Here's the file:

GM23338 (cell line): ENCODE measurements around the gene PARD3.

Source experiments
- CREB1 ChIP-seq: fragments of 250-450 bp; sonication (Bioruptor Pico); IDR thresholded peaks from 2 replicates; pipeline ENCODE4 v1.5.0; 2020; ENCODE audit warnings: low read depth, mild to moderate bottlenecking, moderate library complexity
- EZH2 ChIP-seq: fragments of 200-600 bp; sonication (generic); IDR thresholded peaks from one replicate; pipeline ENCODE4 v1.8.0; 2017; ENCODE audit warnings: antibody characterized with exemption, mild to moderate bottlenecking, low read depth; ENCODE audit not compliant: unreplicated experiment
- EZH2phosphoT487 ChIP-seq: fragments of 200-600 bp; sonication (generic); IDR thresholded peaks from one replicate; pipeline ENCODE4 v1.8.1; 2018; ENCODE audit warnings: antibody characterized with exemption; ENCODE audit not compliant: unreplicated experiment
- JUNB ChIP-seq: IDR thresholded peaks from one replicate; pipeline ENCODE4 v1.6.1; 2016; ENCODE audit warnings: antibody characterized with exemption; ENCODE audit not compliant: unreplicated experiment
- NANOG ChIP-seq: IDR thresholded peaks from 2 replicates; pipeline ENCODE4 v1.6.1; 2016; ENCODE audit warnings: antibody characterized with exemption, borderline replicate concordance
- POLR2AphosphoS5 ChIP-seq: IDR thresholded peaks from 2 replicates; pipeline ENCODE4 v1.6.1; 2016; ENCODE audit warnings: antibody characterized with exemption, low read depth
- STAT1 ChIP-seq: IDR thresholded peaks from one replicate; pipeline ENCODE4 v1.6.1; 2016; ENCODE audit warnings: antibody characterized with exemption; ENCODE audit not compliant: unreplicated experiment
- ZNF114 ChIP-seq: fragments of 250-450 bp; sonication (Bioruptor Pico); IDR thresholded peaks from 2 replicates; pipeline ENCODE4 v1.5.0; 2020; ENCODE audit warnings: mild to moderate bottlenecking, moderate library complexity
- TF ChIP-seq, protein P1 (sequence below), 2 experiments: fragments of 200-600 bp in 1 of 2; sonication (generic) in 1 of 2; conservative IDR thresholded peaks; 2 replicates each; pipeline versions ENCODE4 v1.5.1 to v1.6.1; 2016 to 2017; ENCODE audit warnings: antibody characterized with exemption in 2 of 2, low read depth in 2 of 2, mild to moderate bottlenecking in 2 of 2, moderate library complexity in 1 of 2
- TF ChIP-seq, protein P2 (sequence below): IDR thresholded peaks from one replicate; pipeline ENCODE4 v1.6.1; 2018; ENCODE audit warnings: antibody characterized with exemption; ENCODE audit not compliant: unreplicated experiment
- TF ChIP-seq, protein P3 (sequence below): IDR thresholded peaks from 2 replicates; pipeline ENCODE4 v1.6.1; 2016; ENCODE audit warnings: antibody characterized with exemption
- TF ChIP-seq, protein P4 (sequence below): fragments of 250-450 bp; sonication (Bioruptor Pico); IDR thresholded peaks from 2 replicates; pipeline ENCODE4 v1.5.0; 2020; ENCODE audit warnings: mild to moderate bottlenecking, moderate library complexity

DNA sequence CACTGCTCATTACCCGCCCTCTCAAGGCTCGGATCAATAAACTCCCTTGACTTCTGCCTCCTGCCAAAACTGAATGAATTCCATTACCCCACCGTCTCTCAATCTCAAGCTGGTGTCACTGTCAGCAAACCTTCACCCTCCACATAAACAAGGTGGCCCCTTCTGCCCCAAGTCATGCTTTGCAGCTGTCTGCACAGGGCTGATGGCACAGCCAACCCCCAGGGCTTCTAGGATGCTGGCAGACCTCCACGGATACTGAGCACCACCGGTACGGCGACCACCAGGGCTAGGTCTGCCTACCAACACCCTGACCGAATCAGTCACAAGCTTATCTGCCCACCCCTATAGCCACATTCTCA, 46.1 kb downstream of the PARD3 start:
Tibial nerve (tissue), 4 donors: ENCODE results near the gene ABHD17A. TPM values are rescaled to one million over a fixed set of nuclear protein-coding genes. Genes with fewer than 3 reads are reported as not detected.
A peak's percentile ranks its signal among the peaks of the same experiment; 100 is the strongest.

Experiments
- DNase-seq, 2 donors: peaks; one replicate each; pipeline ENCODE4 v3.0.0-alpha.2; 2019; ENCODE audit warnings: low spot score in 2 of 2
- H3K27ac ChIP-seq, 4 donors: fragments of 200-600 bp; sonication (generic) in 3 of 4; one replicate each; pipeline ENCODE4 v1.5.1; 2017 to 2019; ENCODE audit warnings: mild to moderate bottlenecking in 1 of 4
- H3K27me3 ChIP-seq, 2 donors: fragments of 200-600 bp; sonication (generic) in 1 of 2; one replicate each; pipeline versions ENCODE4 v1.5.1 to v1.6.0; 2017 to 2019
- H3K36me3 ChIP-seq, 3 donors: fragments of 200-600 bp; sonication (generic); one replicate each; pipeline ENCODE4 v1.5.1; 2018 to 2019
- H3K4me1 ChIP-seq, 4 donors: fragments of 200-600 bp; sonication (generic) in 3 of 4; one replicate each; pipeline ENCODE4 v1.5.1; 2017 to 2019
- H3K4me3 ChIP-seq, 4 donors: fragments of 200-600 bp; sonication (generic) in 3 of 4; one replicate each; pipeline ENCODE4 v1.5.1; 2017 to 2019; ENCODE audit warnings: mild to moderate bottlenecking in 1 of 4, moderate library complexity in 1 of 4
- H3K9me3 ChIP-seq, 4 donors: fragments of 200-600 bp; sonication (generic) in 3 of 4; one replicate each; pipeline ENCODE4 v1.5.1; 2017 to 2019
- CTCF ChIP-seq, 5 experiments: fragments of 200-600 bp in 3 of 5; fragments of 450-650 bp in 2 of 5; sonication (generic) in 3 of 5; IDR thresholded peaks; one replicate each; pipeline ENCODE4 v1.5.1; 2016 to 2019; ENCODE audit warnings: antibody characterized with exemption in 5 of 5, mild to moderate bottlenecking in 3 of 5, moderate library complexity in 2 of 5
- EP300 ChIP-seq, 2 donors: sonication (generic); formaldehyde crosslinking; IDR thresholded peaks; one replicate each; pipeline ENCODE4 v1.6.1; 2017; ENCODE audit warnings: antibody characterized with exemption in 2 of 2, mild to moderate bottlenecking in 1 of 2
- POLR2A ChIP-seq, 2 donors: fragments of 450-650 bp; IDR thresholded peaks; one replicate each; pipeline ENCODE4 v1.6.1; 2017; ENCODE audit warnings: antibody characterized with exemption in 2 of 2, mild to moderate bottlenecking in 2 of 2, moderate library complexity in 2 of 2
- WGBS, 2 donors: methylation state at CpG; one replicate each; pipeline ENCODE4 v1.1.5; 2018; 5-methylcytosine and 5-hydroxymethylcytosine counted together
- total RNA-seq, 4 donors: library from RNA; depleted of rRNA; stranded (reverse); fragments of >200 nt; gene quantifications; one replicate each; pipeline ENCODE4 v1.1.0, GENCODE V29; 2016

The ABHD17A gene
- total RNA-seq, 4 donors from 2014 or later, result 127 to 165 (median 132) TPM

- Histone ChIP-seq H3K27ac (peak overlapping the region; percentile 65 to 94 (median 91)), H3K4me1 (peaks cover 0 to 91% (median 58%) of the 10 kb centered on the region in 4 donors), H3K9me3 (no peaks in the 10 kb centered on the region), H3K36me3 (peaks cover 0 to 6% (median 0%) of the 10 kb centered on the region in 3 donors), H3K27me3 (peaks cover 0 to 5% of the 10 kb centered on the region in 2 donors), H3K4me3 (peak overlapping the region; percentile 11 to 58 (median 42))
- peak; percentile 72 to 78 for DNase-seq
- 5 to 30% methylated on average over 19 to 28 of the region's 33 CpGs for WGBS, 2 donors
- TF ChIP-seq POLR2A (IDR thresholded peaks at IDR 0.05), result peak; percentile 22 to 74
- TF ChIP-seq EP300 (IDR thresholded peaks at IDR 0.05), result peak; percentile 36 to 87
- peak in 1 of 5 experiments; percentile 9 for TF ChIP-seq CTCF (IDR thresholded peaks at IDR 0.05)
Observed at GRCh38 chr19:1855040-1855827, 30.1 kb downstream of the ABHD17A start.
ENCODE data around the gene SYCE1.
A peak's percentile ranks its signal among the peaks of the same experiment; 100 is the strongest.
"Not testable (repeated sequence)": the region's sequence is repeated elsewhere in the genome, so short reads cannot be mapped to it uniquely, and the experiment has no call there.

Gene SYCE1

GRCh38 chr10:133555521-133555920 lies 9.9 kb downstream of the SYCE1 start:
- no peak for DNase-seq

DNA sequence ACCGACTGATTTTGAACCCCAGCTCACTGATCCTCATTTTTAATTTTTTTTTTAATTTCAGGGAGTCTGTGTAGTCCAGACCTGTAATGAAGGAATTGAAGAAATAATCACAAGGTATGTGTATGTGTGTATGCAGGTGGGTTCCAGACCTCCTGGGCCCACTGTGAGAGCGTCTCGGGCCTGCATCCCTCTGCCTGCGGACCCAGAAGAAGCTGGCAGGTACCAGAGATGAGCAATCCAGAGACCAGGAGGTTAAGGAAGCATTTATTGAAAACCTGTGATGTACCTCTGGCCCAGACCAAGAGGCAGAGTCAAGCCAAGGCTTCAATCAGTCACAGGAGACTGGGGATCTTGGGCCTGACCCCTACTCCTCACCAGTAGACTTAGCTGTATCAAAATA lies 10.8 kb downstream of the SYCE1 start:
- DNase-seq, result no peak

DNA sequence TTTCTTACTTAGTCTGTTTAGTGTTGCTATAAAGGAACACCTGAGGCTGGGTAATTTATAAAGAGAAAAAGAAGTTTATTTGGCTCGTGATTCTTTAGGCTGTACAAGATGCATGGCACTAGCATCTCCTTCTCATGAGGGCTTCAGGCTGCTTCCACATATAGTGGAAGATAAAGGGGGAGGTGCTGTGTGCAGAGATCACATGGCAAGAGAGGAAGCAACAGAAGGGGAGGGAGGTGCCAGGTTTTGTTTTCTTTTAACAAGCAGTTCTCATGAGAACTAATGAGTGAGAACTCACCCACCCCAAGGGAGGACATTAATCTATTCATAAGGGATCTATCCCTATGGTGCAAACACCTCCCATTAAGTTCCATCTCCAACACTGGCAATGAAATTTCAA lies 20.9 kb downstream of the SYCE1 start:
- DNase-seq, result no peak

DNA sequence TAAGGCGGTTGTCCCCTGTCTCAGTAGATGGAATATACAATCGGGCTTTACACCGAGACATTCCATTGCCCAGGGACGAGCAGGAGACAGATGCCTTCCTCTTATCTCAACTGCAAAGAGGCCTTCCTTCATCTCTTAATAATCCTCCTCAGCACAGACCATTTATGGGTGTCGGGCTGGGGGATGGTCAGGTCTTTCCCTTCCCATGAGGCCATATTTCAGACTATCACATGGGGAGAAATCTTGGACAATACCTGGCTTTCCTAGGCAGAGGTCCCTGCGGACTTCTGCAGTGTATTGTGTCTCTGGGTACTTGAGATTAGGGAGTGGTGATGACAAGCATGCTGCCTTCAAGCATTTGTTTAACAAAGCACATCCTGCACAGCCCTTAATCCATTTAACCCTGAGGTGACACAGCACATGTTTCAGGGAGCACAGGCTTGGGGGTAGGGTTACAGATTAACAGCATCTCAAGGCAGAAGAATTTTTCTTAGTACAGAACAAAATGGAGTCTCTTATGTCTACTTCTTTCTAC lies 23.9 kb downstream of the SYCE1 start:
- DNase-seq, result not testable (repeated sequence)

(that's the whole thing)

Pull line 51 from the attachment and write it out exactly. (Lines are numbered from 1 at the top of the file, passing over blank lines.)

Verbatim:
- DNase-seq, result not testable (repeated sequence)